September 5, 2005Journalists have enough worries: cutbacks, bloggers, a geriatric audience. But here’s one more: They should worry that bright young people who might once have been heading into newsrooms are going into public relations instead.
Worse, these people aren’t going just for the money. Journalism assailed by self-doubt and public mistrust is in danger of losing its next generation of idealists to PR.
At last month’s annual gathering of media academics, the difference in tone between journalism and PR sessions was striking. While the journalism people wondered and whined about how to recover a lost sense of purpose and direction, the PR academics were asserting an audacious and expansive view of their industry’s ethical role: Not only should PR people be telling the truth, they should be telling their clients not to do things they’d be unwilling to tell the truth about.
As recruiting pitches go, that’s a pretty good one, and it seems to be working. While the percentage of undergraduates majoring in journalism and mass communications has remained steady for the past 15 years, the proportion who intend to be journalists a slippery category that includes local TV anchors is apparently falling. Numbers are elusive, but academics seem to agree the main beneficiary is PR.
The two fields have existed as codependent rivals since the advent of modern PR in the 1920s. That’s when a new class of press agents, spawned by the U.S. war propaganda machine, took root among big companies and the image-conscious rich. Newspaper people saw PR as a threat to truthful discourse and responded by forming professional organizations and drafting codes of ethics, in part to keep publicists at bay. PR thus helped push journalists into professionalism.
The relationship has since softened into a grudging mutual reliance. PR people have the information, journalists have the outlets, communication requires both. Journalists view PR people the way spouses see their in-laws: grateful for the gift, wary of the givers. To the PR side the journalist is the son-in-law, both undeserving and indispensable.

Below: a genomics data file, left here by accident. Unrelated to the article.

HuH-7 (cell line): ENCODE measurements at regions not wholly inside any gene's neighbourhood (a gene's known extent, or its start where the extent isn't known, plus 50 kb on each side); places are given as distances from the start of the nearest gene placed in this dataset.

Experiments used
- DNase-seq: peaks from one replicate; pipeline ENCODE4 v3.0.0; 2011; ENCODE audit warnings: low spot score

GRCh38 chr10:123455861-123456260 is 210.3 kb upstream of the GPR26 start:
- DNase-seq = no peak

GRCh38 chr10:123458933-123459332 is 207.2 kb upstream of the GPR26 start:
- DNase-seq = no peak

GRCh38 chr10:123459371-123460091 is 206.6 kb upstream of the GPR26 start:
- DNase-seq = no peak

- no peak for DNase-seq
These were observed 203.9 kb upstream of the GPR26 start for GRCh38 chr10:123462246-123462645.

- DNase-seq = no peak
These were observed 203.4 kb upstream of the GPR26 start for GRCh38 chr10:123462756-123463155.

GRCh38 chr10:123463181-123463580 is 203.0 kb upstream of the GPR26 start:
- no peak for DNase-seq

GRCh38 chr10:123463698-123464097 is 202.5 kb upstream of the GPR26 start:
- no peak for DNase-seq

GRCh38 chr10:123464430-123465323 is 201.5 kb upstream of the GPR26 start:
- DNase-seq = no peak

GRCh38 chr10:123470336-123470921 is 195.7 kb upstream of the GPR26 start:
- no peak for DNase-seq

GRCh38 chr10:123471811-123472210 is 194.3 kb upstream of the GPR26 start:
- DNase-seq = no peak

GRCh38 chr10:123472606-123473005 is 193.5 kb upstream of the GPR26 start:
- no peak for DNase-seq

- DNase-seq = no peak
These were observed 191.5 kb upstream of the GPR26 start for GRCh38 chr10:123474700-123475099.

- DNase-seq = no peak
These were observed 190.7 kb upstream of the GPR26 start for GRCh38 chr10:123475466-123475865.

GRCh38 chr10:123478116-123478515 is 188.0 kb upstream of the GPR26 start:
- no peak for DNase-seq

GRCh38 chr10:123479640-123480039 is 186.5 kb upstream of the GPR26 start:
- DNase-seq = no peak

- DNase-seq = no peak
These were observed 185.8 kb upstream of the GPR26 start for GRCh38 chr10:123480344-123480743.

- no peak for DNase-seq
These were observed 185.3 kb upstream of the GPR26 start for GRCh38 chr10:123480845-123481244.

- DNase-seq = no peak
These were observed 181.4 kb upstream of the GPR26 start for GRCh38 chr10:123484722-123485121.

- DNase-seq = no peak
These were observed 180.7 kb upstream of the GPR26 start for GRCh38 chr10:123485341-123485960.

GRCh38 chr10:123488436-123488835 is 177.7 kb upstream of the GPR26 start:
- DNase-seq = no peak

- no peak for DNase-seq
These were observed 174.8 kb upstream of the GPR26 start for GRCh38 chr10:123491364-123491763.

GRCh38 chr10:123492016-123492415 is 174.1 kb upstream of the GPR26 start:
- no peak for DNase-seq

Both fields have traditionally drawn from much the same labor pool of what Walter Lippmann called “the vaguely talented,” and PR has long been the refuge of choice for mid-career journalists, once college fees yawned and newsroom hours got unbearable.
Why PR appeals now to young potential reporters no doubt has to do with the heavy cloud of economic gloom hovering over the news business. It also reflects a wish, as a Palestinian journalism student who was going into PR told me, to do something “active” to make things happen instead of reacting to events. Students come back from summer PR internships with exciting tales of scanning the next day’s papers for stories they helped bring about.
But PR is also promising something else to the young and impressionable: A role in contemporary affairs that’s way beyond message creation, brand maintenance or advocacy. The PR professional is proposed as a senior counselor not just on what is persuasive and effective, but on what is right as chief integrity officer.
As James Lukaszewski, a PR practitioner who consults on such matters, has written: “The primary goal of public relations will be to create an environment of integrity within organizations.”
That’s heady stuff. There were signs of this surge of probity in the industry’s response to the recent scandal over Armstrong Williams, the commentator who was secretly paid by one of the country’s top PR shops to shill for Bush administration policies, and over the administration’s promiscuous use of so-called video news releases propaganda tricked out to look like TV news reports. PR industry leaders were miles ahead of TV news directors in condemning the practices.
Such is PR’s new niche. It’s got its problems. Just who’s going to hire this new priesthood of in-house scolds, what do they know about ethics, and what becomes of the honorable PR functions of partisan spinning and dissembling are among many unanswered questions.
But the goal draws PR out of client service and into public service, and it appeals powerfully to the longing of the young not for a job but for a mission. Once, that’s what journalism promised, and should promise once again.